oaioai:example.org:rutgers-lib:45362

Simulation and optimization of the GaN MOCVD process

Abstract

A detailed mathematical model for the growth of gallium nitride (GaN) in metalorganic chemical vapor deposition (MOCVD) process is developed, and the complete chemical mechanism is introduced, which has 17 gas phase and 23 surface species participating in 17 gas phase and 52 surface reactions. Based on an experimental study on the flow and thermal transport processes in the system, and available experimental data in the literature, validation study is conducted to ensure its accuracy. After that, the entire model is applied to perform steady state numerical simulation of the GaN MOCVD process in both 2D impinging reactor and 3D rotating disk reactor. The flow, temperature and concentration profiles are predicted, and the dependence of the growth rate and uniformity of the deposited layers on operating conditions, such as reactor operating pressure, susceptor temperature, inlet velocity, rotational speed, and concentration ratio of the precursors, is investigated to gain greater insight into the reactor performance and characteristics. The transient behavior of the GaN deposition process is numerically investigated. The 2D impinging reactor is considered to examine the time-dependent transport in the MOCVD process, including the steady-state deposition process, and the system start-up and shut-down. The temperature field and the deposition rate are studied as functions of time, as well as the precursor mass fraction at certain times. This work also provides inputs on the effects of changing operating conditions and the duration of starting and shut down effects. Two design variables, inlet velocity and inlet precursor concentration ratio, which have a significant effect on the deposition rate and uniformity of the film are identified. Inlet precursor concentration ratio is defined as the ratio of the volume flow rate of ammonia to the volume flow rate of trimethylgallium. Response surfaces for deposition rate and uniformity as a function of inlet velocity and inlet precursor concentration are developed by Compromise Response Surface Method (CRSM). The response surfaces are used to generate the Pareto frontier for the conflicting objectives of optimal deposition rate and uniformity. The trade-off between deposition rate and uniformity is captured by the Pareto frontier.Ph.D.Includes bibliographical referencesby Jiandong Men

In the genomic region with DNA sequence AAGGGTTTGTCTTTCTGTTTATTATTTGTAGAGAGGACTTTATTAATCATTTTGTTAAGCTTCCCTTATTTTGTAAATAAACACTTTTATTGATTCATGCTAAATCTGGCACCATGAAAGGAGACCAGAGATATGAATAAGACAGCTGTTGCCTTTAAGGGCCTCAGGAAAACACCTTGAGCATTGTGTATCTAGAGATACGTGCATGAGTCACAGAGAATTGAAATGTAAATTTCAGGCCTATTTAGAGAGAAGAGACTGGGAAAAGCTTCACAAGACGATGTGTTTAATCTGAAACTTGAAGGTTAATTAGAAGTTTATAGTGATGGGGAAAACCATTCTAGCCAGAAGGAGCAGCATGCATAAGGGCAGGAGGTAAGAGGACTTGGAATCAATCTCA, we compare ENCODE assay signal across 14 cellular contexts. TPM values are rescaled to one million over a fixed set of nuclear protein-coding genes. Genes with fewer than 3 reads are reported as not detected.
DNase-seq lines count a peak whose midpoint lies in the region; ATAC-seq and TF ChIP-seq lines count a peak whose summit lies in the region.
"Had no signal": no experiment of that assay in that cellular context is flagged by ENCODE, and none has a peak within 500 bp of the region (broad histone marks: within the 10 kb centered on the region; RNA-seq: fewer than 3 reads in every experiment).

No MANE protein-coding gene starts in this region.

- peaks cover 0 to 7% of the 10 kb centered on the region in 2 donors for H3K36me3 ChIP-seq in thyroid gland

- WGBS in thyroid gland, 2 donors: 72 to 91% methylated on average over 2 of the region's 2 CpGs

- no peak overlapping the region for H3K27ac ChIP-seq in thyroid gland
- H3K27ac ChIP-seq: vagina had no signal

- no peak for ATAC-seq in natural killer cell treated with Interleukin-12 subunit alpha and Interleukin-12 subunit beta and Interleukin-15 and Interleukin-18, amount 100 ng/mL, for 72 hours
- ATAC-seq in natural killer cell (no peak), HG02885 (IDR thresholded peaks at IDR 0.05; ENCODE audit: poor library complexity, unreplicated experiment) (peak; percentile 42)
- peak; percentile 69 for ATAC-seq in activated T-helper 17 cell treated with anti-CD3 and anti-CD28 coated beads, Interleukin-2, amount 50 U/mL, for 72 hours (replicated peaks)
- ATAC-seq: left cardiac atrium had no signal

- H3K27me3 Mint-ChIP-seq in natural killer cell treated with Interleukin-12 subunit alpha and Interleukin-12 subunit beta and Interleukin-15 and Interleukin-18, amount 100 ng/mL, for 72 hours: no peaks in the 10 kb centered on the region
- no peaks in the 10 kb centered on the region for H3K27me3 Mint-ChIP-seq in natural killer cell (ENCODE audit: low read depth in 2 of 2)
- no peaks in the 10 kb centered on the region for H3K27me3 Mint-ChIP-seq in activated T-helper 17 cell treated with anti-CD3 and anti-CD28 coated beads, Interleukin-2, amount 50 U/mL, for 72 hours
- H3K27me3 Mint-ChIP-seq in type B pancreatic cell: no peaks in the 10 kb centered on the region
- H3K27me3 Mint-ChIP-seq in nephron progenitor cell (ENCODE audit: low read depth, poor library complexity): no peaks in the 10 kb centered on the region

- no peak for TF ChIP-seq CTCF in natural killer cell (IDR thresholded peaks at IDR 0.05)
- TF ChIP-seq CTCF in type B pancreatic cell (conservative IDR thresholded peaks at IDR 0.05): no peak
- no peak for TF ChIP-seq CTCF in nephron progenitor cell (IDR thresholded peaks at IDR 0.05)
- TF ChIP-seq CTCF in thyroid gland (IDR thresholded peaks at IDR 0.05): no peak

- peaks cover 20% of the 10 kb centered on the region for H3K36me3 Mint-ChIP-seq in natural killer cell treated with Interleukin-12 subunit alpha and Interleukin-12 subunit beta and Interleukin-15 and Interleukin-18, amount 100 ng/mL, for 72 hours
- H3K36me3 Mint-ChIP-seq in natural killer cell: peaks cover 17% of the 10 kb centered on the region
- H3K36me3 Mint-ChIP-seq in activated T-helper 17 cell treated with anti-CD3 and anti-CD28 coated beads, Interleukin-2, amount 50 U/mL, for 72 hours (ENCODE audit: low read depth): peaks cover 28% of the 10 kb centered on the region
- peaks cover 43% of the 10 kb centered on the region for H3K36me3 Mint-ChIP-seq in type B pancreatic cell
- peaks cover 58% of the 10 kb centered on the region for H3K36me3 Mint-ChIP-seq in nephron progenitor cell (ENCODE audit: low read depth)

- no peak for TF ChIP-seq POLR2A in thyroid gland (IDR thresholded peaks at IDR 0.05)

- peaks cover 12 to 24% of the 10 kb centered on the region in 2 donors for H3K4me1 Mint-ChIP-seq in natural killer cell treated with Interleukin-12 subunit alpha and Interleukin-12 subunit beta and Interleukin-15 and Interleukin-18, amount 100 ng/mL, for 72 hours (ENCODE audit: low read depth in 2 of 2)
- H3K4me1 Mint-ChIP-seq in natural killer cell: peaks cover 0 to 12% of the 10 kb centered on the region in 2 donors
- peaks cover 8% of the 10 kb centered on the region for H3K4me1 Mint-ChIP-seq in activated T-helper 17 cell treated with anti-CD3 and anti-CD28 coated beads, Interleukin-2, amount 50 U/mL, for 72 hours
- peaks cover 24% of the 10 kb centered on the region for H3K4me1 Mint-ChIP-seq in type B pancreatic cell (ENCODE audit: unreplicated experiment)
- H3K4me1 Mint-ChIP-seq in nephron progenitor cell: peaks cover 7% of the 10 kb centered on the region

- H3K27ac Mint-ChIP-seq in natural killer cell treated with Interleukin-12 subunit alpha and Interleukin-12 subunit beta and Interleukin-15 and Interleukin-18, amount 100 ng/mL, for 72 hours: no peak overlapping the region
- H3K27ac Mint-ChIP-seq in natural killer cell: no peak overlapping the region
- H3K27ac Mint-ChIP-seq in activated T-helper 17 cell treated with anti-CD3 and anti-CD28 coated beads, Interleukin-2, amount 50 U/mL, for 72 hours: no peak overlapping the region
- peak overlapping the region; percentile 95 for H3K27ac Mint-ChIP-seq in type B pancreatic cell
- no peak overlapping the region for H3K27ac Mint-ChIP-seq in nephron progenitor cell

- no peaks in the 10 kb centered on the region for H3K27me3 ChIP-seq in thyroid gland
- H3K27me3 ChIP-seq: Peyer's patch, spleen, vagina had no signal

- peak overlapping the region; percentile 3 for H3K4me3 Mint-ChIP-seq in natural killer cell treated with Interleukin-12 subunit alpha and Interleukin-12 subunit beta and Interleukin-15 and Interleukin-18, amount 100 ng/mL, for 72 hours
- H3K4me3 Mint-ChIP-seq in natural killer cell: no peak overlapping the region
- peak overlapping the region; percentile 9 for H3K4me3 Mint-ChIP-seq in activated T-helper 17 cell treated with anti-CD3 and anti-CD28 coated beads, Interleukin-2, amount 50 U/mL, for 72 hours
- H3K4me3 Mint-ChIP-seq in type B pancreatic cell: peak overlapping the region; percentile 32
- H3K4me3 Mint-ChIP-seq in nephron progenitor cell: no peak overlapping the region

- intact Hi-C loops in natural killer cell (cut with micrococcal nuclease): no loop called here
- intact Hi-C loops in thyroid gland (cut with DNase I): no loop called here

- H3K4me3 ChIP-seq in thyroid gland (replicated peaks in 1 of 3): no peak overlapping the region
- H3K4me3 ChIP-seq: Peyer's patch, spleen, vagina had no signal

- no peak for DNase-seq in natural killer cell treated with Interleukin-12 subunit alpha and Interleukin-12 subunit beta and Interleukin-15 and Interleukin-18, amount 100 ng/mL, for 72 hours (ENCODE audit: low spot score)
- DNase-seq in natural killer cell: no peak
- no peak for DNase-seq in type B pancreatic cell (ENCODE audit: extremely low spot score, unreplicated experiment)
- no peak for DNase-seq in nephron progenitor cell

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oaioai:example.org:rutgers-lib:45362Last time updated on 7/9/2019

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